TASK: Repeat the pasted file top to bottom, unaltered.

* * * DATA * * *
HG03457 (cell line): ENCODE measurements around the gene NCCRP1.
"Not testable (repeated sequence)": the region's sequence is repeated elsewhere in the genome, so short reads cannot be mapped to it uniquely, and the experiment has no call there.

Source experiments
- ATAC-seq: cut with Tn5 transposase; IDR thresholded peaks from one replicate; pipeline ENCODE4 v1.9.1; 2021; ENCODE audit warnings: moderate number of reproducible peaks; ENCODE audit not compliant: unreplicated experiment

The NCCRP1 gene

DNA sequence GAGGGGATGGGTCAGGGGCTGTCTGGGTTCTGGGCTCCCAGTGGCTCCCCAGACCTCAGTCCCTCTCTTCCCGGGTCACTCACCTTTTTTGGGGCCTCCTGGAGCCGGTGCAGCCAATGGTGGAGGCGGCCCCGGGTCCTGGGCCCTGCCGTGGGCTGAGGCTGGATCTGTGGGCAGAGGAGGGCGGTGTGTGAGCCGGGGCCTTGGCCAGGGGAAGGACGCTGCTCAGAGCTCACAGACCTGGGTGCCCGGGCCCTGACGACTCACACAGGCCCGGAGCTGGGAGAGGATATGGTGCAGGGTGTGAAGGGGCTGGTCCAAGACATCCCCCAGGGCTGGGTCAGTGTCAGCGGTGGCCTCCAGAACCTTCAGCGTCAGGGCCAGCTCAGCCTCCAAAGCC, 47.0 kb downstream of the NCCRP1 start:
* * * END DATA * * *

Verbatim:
HG03457 (cell line): ENCODE measurements around the gene NCCRP1.
"Not testable (repeated sequence)": the region's sequence is repeated elsewhere in the genome, so short reads cannot be mapped to it uniquely, and the experiment has no call there.

Source experiments
- ATAC-seq: cut with Tn5 transposase; IDR thresholded peaks from one replicate; pipeline ENCODE4 v1.9.1; 2021; ENCODE audit warnings: moderate number of reproducible peaks; ENCODE audit not compliant: unreplicated experiment

The NCCRP1 gene

DNA sequence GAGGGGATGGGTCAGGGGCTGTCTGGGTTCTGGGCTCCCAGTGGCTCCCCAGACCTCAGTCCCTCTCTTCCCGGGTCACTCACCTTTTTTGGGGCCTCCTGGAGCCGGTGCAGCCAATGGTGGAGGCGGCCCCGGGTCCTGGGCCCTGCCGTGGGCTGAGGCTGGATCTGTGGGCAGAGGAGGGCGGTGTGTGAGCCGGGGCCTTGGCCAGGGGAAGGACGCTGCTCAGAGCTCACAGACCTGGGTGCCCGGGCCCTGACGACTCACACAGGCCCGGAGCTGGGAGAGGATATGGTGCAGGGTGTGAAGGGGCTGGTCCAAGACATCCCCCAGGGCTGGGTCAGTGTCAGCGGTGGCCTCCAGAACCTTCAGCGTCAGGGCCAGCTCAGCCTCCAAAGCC, 47.0 kb downstream of the NCCRP1 start: